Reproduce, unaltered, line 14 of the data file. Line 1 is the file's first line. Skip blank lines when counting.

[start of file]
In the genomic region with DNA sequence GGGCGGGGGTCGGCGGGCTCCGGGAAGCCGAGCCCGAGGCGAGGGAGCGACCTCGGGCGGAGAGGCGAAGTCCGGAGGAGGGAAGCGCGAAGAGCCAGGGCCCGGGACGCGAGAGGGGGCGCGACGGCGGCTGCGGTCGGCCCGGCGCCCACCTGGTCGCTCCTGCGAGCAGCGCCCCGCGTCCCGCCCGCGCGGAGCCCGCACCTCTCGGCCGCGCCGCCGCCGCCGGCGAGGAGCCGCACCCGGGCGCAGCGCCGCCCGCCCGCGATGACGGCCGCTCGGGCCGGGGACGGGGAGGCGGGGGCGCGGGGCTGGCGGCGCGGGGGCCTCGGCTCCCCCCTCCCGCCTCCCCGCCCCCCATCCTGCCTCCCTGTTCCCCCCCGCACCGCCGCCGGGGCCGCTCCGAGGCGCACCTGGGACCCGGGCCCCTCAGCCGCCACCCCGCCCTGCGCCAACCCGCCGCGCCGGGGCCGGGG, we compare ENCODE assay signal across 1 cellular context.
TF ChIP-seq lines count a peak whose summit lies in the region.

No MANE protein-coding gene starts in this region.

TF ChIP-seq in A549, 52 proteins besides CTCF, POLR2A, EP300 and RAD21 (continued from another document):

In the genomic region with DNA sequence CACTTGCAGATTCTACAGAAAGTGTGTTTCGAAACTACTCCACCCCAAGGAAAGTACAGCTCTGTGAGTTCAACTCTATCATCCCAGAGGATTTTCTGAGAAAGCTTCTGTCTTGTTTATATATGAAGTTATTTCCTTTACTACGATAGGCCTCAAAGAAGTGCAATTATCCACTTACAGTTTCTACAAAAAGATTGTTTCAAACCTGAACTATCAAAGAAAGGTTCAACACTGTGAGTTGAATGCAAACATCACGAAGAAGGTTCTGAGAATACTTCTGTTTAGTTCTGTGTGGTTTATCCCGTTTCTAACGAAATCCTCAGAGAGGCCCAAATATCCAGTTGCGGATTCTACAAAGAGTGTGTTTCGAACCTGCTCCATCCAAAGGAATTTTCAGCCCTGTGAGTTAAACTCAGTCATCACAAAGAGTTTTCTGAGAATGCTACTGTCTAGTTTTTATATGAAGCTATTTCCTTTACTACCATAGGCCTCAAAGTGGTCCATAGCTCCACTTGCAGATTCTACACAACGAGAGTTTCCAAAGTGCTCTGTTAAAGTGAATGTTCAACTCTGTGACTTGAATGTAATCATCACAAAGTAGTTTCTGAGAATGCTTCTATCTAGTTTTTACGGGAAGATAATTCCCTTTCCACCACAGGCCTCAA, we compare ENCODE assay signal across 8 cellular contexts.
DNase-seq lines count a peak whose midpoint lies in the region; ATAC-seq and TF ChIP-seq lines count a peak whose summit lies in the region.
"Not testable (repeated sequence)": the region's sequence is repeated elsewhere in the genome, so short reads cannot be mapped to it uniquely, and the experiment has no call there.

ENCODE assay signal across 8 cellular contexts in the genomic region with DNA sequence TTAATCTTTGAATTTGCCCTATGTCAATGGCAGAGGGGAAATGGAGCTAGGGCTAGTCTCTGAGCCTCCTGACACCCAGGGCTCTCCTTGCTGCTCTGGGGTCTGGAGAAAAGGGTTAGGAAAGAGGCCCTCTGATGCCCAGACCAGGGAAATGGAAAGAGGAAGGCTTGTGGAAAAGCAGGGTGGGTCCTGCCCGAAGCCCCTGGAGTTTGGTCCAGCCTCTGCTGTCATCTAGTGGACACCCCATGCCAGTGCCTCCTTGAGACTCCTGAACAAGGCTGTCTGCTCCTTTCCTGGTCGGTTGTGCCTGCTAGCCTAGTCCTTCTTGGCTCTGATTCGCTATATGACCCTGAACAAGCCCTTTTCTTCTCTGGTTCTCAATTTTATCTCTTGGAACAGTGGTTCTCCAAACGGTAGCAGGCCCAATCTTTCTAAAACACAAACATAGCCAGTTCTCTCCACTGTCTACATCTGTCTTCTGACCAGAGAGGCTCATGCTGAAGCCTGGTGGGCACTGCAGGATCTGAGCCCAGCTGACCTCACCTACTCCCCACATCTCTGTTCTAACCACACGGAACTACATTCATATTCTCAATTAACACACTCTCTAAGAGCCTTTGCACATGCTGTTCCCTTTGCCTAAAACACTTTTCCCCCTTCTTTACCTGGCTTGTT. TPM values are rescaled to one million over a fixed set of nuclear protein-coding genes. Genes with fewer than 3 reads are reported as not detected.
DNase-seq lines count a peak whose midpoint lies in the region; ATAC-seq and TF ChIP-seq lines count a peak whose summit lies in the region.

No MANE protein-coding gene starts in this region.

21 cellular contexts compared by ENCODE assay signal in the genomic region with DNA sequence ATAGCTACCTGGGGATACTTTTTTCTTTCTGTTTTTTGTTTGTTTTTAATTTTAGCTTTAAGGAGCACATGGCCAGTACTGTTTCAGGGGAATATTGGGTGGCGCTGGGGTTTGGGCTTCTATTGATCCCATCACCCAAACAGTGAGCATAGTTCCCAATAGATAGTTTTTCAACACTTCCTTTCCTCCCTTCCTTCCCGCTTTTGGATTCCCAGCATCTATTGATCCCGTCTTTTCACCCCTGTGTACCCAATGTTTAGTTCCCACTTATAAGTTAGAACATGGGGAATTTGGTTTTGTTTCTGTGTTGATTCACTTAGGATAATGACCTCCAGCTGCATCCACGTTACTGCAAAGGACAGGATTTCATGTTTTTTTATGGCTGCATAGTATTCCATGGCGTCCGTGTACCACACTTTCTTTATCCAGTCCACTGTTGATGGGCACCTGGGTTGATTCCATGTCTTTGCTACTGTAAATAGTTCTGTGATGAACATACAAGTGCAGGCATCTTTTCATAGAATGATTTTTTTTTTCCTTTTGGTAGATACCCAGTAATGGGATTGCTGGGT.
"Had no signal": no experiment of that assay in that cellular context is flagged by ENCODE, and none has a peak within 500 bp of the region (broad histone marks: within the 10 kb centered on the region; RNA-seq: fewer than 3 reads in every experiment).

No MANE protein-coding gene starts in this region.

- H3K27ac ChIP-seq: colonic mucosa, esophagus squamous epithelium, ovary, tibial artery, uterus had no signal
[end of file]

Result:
- H3K27ac ChIP-seq: colonic mucosa, esophagus squamous epithelium, ovary, tibial artery, uterus had no signal